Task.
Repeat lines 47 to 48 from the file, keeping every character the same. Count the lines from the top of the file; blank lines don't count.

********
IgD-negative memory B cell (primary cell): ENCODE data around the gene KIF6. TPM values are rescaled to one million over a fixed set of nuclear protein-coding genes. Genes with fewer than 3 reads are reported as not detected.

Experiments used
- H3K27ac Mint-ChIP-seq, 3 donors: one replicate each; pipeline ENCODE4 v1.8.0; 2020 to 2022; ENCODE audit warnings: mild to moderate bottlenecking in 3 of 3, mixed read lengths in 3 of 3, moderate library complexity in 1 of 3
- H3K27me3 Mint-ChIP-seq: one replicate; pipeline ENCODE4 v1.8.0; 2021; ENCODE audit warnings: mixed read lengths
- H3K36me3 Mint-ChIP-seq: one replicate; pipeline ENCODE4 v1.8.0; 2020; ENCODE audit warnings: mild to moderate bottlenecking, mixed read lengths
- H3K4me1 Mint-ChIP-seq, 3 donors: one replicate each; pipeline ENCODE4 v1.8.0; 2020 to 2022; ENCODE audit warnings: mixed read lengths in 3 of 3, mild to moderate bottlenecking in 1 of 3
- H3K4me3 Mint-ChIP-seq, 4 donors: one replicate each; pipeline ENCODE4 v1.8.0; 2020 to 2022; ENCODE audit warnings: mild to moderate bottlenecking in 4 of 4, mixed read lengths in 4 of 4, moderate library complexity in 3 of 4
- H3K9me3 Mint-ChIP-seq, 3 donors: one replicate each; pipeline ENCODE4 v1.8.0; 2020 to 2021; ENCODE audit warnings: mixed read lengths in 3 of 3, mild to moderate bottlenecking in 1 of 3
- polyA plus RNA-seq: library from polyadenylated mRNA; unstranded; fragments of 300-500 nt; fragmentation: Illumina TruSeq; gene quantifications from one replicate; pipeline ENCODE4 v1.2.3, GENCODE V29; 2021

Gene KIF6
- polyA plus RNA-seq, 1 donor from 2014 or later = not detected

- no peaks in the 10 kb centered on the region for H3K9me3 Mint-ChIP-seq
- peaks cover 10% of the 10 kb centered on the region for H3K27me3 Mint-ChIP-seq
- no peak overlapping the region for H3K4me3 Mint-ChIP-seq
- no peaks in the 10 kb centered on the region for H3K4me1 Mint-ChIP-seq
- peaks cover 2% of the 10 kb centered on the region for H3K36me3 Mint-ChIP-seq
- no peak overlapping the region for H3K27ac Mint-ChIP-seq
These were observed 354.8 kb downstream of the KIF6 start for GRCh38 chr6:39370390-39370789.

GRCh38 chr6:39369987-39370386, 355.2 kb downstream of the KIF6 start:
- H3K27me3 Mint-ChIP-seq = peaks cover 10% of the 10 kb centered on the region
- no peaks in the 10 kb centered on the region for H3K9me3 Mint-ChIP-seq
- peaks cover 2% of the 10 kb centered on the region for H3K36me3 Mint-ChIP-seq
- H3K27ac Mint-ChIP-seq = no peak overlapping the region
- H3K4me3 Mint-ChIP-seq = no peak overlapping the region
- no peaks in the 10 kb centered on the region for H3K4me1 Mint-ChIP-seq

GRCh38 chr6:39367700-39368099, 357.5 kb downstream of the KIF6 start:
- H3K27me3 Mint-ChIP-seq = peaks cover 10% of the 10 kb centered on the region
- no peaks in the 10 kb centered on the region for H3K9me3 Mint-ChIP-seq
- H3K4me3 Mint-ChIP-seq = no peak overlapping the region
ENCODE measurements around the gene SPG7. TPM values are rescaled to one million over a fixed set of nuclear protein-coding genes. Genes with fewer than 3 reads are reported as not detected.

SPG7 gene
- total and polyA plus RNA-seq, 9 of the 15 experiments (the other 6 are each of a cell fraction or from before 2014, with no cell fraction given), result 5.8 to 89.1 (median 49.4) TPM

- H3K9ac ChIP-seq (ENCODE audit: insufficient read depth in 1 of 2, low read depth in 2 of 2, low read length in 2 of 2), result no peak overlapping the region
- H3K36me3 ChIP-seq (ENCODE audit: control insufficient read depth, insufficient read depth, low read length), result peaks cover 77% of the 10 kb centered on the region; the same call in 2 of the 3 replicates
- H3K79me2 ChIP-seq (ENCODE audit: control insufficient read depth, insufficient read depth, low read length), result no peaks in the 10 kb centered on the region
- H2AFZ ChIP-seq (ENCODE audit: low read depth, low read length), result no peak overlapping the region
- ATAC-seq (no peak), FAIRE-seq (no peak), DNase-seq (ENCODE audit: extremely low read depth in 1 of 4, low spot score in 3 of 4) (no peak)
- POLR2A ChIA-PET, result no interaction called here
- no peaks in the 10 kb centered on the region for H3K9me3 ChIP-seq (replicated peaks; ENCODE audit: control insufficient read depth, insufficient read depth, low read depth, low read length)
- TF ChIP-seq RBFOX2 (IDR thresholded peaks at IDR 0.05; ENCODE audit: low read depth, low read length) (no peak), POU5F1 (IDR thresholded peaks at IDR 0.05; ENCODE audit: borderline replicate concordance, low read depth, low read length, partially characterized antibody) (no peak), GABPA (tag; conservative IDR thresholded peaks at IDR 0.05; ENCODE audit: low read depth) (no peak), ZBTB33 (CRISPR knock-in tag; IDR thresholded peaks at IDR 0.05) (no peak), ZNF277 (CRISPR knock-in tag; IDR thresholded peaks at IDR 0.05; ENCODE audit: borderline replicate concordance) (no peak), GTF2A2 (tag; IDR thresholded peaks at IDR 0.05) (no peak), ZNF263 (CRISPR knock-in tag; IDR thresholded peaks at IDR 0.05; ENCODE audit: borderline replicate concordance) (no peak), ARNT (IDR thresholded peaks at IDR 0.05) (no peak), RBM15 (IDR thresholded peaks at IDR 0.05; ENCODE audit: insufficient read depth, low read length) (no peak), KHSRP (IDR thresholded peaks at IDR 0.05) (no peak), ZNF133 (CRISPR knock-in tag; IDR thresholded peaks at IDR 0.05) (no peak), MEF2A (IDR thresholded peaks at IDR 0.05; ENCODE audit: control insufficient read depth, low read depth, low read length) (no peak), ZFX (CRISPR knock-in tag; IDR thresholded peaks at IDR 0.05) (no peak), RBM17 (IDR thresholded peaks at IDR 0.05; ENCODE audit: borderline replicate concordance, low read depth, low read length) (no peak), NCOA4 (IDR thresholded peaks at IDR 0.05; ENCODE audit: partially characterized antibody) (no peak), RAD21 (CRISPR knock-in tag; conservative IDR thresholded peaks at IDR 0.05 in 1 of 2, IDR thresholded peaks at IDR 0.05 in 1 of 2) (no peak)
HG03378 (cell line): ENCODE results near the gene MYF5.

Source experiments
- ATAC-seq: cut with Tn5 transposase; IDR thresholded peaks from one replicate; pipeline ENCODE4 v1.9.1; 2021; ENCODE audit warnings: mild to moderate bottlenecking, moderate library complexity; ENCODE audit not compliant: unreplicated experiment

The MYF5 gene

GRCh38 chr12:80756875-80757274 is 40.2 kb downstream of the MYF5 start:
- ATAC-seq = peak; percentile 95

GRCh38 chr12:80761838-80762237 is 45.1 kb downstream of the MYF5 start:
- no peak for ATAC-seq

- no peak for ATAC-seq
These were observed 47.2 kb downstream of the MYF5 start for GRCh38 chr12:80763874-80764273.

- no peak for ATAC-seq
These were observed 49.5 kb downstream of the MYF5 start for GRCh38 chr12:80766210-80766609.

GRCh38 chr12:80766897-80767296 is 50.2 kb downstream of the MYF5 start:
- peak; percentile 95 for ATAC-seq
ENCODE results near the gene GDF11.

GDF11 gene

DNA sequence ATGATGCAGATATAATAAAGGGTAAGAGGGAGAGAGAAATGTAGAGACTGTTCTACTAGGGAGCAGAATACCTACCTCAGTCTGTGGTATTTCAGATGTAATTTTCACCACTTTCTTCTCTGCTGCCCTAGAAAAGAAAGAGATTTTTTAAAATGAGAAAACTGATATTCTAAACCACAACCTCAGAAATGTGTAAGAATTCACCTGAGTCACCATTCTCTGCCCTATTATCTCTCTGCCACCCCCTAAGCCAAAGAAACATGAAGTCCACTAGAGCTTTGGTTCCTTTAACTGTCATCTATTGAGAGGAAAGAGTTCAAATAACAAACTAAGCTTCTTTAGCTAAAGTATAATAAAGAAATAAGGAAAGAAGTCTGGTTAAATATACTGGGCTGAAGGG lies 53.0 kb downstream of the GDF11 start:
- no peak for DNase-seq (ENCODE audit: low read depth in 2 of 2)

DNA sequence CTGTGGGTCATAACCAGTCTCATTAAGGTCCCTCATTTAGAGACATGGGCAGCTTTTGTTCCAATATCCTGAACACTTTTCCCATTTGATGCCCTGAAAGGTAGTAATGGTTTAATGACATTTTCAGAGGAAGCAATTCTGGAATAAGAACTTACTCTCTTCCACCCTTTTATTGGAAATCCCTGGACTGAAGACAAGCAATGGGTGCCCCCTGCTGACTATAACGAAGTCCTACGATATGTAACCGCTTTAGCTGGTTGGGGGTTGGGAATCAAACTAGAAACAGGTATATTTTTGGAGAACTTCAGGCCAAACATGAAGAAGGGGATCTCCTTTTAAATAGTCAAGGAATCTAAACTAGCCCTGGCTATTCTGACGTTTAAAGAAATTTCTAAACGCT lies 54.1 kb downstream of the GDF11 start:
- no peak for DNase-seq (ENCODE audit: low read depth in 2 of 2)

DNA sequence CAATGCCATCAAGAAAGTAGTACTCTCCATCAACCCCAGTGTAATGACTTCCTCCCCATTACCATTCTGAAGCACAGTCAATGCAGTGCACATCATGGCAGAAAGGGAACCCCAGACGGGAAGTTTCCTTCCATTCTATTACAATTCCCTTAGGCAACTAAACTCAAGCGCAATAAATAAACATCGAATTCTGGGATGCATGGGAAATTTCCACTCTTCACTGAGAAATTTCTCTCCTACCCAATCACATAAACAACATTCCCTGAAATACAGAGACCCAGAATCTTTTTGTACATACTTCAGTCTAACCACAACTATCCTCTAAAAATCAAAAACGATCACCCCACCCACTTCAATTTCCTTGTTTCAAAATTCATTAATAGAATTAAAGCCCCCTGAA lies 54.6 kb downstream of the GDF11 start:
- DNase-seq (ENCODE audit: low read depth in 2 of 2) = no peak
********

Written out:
GRCh38 chr12:80761838-80762237 is 45.1 kb downstream of the MYF5 start:
- no peak for ATAC-seq